Expertise: Physiology, Endocrinology, Neuroscience
My major research interest is in the area of neuroscience. One thrust of the research is to examine circadian rhythms and the disruption of these rhythms in jet lag and shift work. Biotelemetry is the technique employed in our laboratory to monitor physiological and behavioral circadian rhythms in unrestrained, conscious animals. A second area of research interest concerns pathological states associated with addiction in rats. The study of the modulatory effects of the hormone, vasopressin, on physiological, biochemical, and behavioral processes in the mammalian organism is a third focus of my ongoing research. An experimental animal that is utilized to study these parameters is a rat genetically deficient in vasopressin (Brattleboro rat).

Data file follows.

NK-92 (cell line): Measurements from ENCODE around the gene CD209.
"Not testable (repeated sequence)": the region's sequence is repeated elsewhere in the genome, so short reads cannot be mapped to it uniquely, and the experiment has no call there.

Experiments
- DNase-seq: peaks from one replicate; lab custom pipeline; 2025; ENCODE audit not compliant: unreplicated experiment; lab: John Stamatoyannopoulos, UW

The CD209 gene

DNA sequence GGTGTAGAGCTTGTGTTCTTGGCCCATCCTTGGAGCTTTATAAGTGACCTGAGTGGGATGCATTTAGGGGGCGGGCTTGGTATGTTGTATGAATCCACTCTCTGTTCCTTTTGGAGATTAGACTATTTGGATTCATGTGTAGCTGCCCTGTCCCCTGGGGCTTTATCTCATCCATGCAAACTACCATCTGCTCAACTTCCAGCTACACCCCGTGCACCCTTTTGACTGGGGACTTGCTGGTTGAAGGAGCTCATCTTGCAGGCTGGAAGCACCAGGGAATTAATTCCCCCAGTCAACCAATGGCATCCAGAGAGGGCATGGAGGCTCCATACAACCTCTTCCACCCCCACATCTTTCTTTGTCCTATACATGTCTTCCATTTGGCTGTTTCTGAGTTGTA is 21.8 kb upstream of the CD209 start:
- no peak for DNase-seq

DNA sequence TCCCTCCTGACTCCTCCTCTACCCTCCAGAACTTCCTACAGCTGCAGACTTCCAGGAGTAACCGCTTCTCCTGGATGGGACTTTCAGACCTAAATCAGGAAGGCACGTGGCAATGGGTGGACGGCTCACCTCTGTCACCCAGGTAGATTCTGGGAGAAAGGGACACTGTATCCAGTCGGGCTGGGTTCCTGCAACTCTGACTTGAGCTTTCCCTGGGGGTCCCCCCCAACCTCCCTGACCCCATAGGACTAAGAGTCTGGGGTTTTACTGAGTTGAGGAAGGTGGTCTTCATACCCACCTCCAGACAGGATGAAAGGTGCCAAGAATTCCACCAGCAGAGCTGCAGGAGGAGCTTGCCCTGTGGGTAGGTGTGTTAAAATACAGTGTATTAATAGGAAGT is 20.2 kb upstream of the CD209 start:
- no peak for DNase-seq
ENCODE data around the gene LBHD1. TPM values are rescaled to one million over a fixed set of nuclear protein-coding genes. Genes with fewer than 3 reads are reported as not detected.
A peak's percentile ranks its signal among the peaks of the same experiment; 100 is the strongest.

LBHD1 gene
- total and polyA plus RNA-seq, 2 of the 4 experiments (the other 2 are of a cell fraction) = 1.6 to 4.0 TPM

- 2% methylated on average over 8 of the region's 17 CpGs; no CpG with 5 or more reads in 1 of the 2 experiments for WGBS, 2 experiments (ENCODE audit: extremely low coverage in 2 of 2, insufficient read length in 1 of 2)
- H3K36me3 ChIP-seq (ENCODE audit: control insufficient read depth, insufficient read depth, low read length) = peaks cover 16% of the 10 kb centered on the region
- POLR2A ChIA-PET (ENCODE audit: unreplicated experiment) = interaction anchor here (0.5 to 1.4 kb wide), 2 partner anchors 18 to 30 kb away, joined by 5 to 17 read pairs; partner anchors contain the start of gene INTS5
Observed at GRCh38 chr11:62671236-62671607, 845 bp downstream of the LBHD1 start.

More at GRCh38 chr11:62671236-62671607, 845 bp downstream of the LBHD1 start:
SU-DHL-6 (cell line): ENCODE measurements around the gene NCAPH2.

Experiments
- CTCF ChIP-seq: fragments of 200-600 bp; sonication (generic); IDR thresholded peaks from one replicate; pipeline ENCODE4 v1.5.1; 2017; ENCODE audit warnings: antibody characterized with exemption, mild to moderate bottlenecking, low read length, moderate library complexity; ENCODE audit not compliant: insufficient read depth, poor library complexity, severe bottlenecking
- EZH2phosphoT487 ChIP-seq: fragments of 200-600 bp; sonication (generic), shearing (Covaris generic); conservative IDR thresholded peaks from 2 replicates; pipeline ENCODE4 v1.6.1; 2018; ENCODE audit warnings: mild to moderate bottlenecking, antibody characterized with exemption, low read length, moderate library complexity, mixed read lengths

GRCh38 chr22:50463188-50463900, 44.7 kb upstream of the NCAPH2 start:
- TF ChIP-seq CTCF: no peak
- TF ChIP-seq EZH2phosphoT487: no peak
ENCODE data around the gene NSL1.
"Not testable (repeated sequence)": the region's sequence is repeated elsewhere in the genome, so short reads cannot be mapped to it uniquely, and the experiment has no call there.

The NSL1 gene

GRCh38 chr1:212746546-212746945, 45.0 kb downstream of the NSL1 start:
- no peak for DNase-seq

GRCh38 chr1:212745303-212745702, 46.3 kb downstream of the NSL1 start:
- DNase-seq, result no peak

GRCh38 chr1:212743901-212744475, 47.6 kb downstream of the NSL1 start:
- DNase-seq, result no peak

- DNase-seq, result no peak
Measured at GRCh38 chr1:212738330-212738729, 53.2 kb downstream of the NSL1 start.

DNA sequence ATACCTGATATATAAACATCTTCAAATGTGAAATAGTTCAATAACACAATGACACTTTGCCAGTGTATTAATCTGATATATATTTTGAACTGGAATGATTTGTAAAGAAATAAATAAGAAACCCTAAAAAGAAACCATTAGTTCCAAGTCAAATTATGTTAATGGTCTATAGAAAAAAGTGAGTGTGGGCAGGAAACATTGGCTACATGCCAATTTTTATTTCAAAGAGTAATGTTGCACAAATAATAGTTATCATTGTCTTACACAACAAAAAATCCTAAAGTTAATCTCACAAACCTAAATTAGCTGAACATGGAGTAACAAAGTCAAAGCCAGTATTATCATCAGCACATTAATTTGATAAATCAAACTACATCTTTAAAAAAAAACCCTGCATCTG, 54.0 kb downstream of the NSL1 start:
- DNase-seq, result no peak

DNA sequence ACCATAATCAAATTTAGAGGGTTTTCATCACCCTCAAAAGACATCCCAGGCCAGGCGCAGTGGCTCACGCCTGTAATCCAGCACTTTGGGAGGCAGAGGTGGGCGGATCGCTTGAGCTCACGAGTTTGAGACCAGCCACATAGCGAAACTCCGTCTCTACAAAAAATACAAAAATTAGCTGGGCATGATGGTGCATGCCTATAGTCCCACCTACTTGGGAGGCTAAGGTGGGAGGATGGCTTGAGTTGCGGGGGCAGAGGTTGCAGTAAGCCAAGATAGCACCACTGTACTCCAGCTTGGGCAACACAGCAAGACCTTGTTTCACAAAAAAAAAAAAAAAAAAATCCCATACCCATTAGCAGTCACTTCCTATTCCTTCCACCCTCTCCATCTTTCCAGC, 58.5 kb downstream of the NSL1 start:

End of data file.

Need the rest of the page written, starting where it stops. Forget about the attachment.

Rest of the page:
Murphy, H. M., Ihekoronze, C. and Wideman, C. H., Zolpidem-Induced Changes in Activity, Metabolism, and Anxiety in Rats, Pharmacology, Biochemistry and Behavior, 98, 81-86, 2011.
Wideman, C. H., and Murphy, H. M., Constant Light Induces Alterations in Melatonin Levels, Food Intake, Feed Efficiency, Visceral Adiposity, and Circadian Rhythms in Rats, Nutritional Neuroscience 12.5, 233-240, 2009.
Wideman, C. H., Nadzam, G. R., and Murphy, H. M., Implications of an Animal Model of Sugar Addiction, Withdrawal, and Relapse for Human Health, Nutritional Neuroscience 8, 269-276, 2005.
Murphy, H. M., Wideman, C. H., and Nadzam, G. R., A Laboratory Animal Model of Human Shift Work. Integrative Physiological and Behavioral Science 38, 316-328, 2003.
Murphy, H. M., Wideman, C. H., Aquila, L. A., and Nadzam, G. R. Telemetry Provides New Insight into Entrainment of Activity Wheel Circadian Rhythms and the Role of Body Temperature in the Activity-Stress Paradigm. Integrative Physiological & Behavioral Science, 37, 228-241, 2002.